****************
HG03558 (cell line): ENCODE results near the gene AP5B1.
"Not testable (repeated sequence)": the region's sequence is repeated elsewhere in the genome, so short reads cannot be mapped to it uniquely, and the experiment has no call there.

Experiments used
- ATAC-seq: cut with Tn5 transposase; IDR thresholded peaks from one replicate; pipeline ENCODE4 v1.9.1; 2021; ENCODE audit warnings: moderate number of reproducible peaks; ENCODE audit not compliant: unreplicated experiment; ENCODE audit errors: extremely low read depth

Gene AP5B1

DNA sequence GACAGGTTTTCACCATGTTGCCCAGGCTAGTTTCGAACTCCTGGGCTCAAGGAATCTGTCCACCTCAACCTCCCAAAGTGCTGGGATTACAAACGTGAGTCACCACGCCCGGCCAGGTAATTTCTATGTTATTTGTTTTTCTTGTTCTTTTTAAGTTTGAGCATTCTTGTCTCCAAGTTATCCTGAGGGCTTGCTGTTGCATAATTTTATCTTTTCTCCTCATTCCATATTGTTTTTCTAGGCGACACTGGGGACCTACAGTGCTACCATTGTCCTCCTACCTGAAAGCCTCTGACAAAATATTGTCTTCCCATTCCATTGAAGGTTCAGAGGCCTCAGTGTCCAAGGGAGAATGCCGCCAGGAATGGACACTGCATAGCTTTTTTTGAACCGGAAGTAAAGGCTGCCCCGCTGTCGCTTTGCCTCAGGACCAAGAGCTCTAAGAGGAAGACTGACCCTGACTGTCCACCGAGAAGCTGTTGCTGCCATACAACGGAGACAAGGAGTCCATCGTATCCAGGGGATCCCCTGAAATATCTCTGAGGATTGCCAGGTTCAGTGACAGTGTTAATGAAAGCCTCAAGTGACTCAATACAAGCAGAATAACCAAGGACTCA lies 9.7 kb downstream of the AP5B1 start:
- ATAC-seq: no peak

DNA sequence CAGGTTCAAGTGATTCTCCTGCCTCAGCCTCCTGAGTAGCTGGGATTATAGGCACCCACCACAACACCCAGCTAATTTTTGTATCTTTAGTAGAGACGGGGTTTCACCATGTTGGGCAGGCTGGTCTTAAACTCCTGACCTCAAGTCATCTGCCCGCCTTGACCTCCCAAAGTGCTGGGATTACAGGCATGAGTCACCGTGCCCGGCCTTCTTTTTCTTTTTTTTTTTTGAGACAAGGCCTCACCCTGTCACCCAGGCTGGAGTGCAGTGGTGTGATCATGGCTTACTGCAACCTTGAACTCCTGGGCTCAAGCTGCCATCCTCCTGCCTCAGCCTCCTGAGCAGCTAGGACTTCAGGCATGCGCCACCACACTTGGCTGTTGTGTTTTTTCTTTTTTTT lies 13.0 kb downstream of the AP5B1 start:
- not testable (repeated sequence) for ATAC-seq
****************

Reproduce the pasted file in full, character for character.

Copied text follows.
HG03558 (cell line): ENCODE results near the gene AP5B1.
"Not testable (repeated sequence)": the region's sequence is repeated elsewhere in the genome, so short reads cannot be mapped to it uniquely, and the experiment has no call there.

Experiments used
- ATAC-seq: cut with Tn5 transposase; IDR thresholded peaks from one replicate; pipeline ENCODE4 v1.9.1; 2021; ENCODE audit warnings: moderate number of reproducible peaks; ENCODE audit not compliant: unreplicated experiment; ENCODE audit errors: extremely low read depth

Gene AP5B1

DNA sequence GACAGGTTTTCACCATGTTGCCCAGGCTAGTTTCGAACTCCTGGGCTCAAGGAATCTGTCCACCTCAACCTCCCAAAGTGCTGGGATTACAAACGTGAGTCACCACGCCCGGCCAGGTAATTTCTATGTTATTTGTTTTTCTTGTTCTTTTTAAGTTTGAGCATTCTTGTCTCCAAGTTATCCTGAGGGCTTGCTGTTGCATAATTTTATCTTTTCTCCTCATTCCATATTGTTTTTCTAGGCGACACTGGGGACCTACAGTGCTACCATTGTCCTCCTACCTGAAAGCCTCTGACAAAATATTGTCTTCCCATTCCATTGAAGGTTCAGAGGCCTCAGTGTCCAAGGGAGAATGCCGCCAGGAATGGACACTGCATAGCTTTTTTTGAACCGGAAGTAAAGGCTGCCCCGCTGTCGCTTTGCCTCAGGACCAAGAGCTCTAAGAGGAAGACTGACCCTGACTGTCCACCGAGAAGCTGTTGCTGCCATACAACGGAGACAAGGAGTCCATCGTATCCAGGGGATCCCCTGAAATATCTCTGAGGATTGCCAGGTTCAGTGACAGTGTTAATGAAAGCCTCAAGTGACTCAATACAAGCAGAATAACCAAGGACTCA lies 9.7 kb downstream of the AP5B1 start:
- ATAC-seq: no peak

DNA sequence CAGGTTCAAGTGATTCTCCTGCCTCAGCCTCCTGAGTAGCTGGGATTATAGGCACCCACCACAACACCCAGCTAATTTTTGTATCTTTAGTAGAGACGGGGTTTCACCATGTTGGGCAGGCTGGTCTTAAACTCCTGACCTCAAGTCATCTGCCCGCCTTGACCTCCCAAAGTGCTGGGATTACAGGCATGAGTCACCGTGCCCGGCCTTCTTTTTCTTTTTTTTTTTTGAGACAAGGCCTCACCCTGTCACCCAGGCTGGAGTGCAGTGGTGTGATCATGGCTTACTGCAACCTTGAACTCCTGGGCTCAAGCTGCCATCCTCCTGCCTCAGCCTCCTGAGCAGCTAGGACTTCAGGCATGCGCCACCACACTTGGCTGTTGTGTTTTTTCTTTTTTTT lies 13.0 kb downstream of the AP5B1 start:
- not testable (repeated sequence) for ATAC-seq